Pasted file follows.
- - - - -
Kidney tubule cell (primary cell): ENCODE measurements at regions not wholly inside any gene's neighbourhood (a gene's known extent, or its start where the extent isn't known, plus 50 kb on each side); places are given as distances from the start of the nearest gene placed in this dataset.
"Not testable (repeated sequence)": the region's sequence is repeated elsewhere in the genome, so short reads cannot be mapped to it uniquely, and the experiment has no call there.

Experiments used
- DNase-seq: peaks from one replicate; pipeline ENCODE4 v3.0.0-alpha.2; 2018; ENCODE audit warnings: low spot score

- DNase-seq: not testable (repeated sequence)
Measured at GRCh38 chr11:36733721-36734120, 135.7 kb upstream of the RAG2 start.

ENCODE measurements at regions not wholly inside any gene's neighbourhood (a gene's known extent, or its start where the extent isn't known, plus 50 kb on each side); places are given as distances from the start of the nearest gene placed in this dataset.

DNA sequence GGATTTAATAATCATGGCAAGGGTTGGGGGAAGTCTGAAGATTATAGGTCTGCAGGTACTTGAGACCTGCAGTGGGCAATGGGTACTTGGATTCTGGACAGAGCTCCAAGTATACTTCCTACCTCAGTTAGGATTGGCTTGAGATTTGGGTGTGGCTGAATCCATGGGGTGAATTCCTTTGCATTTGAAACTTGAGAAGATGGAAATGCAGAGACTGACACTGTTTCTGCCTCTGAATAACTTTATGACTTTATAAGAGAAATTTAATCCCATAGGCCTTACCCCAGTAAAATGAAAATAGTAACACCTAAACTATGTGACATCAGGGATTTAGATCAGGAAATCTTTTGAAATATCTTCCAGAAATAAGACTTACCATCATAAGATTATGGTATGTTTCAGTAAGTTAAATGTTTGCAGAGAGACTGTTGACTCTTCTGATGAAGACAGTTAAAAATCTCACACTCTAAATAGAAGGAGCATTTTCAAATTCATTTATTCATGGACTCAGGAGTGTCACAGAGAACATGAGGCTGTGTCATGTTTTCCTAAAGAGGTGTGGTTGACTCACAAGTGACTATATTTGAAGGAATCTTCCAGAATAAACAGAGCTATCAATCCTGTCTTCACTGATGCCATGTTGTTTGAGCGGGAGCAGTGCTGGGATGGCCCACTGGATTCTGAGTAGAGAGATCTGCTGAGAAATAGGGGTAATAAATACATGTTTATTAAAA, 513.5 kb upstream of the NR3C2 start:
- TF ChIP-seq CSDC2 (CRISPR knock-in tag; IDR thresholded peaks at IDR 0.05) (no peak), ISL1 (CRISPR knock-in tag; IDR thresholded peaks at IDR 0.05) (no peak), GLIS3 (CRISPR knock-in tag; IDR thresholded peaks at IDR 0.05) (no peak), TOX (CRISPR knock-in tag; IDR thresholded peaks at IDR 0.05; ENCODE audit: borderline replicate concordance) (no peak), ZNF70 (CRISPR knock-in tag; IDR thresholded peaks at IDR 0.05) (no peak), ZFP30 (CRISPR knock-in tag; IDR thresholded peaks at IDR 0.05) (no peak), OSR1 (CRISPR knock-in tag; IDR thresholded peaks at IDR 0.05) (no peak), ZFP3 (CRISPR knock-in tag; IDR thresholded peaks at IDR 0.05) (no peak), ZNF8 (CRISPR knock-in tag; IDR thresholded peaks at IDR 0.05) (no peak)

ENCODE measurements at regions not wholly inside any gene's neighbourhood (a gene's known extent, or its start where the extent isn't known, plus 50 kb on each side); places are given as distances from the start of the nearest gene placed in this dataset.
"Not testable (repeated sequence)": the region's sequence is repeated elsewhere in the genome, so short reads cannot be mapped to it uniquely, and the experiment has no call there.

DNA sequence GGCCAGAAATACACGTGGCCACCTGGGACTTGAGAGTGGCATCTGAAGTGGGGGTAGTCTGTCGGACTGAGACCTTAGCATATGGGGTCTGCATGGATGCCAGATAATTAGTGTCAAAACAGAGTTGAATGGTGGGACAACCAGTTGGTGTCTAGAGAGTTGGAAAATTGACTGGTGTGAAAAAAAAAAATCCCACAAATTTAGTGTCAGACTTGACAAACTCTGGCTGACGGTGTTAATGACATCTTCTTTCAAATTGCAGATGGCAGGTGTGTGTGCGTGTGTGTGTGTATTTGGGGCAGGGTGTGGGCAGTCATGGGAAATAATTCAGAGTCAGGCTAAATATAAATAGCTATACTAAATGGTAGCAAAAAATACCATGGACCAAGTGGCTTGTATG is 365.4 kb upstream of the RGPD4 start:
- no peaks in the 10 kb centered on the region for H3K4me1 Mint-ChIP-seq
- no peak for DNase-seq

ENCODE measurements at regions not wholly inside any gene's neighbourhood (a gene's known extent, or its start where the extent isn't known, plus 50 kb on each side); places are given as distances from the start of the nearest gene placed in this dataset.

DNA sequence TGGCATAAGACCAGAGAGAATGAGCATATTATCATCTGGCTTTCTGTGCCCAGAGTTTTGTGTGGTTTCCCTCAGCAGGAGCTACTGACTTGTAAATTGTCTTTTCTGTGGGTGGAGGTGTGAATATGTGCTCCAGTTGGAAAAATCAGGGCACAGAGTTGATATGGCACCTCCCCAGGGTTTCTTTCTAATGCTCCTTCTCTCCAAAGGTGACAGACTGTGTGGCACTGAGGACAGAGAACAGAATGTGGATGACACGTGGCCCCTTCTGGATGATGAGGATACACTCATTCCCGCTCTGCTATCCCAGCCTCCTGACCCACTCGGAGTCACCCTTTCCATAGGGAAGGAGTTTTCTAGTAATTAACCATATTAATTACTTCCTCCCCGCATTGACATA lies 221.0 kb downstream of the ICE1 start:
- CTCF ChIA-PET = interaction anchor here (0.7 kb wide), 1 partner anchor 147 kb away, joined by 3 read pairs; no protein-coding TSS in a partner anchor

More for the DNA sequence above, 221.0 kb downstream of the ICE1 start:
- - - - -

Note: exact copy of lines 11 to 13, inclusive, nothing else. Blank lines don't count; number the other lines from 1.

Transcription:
"Not testable (repeated sequence)": the region's sequence is repeated elsewhere in the genome, so short reads cannot be mapped to it uniquely, and the experiment has no call there.

DNA sequence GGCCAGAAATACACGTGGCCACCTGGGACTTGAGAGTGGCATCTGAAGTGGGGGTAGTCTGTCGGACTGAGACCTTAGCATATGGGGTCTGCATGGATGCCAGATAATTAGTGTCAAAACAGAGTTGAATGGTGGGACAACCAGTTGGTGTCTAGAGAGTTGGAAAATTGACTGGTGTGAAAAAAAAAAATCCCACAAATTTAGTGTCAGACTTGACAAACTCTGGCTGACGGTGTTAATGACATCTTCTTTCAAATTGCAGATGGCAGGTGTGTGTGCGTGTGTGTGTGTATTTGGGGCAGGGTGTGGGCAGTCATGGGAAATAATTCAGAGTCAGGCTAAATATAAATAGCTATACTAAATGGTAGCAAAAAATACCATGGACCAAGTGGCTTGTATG is 365.4 kb upstream of the RGPD4 start:
- no peaks in the 10 kb centered on the region for H3K4me1 Mint-ChIP-seq